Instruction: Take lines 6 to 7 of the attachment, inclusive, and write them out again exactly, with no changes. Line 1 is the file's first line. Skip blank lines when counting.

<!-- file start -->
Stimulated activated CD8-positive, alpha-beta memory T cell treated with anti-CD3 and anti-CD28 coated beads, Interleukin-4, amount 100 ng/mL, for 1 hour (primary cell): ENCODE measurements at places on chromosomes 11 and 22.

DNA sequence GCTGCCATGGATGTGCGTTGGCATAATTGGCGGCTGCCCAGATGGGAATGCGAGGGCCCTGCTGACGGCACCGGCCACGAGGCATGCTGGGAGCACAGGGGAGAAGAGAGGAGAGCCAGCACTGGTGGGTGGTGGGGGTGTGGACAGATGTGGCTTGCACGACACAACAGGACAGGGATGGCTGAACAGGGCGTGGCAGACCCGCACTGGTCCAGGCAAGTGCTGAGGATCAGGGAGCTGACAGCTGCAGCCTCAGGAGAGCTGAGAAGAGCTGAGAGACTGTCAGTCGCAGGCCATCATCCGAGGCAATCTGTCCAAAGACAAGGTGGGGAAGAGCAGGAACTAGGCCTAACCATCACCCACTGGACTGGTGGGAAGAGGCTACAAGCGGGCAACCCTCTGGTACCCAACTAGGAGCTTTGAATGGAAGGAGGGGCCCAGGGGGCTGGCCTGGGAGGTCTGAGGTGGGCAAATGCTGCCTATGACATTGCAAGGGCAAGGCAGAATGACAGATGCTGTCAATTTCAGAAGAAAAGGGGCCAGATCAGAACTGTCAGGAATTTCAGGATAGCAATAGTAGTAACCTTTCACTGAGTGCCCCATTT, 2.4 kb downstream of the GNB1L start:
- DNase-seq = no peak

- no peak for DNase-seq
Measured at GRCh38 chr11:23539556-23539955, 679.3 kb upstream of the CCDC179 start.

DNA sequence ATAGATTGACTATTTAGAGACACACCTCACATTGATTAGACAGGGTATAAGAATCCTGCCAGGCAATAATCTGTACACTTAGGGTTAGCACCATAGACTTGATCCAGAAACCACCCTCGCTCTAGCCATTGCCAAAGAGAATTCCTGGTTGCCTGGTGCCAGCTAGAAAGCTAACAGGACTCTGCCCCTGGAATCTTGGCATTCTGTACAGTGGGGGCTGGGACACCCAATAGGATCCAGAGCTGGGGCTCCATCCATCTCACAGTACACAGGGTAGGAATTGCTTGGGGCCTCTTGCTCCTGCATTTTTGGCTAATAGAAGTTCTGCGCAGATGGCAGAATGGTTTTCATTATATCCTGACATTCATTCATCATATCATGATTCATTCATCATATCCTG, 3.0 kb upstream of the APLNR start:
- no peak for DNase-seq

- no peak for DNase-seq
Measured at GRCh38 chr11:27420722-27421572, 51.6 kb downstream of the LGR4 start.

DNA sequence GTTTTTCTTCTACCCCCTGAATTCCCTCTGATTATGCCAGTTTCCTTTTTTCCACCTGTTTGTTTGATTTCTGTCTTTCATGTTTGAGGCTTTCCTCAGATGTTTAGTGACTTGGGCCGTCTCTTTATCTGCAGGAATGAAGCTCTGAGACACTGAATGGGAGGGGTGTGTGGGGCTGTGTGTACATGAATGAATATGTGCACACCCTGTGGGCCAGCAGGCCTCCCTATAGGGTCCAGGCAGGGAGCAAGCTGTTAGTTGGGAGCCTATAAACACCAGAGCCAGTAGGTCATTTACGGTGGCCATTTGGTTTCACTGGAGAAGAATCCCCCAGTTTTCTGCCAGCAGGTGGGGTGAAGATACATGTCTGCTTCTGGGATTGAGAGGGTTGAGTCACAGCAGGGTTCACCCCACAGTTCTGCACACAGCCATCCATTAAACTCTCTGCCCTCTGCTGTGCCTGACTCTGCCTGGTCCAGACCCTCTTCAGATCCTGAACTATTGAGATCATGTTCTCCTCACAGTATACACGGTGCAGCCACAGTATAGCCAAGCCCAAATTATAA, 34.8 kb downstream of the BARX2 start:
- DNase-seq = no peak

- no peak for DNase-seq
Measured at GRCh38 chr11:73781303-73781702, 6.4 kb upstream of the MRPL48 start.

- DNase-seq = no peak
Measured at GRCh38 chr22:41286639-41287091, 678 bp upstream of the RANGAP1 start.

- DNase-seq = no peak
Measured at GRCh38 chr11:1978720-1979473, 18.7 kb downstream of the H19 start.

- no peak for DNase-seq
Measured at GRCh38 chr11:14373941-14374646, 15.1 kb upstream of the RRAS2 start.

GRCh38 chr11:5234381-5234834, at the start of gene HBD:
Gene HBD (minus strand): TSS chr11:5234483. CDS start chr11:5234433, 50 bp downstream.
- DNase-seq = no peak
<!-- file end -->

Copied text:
DNA sequence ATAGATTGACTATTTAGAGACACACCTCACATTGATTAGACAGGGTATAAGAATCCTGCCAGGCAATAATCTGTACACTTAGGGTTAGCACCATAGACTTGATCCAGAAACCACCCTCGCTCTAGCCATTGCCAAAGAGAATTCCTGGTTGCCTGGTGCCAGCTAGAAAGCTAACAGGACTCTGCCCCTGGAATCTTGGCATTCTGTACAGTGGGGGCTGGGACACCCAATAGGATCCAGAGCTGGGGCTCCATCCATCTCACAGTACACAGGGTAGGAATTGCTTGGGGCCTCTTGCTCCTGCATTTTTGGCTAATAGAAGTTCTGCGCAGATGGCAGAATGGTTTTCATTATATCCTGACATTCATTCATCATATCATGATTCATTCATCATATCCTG, 3.0 kb upstream of the APLNR start:
- no peak for DNase-seq